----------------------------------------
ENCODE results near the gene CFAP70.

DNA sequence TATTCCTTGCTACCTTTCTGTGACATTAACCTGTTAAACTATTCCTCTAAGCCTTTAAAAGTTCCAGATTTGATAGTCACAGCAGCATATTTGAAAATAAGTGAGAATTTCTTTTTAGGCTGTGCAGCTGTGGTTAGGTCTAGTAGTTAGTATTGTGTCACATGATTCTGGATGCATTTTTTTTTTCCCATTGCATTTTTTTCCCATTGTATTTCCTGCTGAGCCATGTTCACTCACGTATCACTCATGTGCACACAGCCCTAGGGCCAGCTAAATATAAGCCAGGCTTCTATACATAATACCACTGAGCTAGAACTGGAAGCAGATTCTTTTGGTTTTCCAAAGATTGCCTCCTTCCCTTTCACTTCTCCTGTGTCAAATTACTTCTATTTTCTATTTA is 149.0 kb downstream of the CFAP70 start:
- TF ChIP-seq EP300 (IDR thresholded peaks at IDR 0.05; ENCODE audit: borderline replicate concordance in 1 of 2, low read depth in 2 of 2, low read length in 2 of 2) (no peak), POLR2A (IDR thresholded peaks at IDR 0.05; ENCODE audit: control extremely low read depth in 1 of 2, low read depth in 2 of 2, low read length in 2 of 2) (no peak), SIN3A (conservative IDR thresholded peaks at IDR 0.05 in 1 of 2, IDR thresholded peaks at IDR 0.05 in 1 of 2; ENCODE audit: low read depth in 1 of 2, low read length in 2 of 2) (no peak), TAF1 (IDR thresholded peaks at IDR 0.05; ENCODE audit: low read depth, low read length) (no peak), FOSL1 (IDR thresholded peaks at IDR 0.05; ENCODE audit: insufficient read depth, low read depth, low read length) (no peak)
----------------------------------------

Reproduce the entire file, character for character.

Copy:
ENCODE results near the gene CFAP70.

DNA sequence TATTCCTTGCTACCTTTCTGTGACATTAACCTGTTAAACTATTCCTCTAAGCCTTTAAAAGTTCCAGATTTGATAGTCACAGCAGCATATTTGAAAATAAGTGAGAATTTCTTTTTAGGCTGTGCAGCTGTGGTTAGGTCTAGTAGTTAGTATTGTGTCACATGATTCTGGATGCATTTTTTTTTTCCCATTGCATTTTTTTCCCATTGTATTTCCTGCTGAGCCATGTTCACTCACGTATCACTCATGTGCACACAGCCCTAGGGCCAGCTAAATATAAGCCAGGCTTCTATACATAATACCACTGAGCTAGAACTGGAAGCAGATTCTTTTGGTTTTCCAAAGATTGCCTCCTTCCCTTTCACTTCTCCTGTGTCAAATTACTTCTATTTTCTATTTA is 149.0 kb downstream of the CFAP70 start:
- TF ChIP-seq EP300 (IDR thresholded peaks at IDR 0.05; ENCODE audit: borderline replicate concordance in 1 of 2, low read depth in 2 of 2, low read length in 2 of 2) (no peak), POLR2A (IDR thresholded peaks at IDR 0.05; ENCODE audit: control extremely low read depth in 1 of 2, low read depth in 2 of 2, low read length in 2 of 2) (no peak), SIN3A (conservative IDR thresholded peaks at IDR 0.05 in 1 of 2, IDR thresholded peaks at IDR 0.05 in 1 of 2; ENCODE audit: low read depth in 1 of 2, low read length in 2 of 2) (no peak), TAF1 (IDR thresholded peaks at IDR 0.05; ENCODE audit: low read depth, low read length) (no peak), FOSL1 (IDR thresholded peaks at IDR 0.05; ENCODE audit: insufficient read depth, low read depth, low read length) (no peak)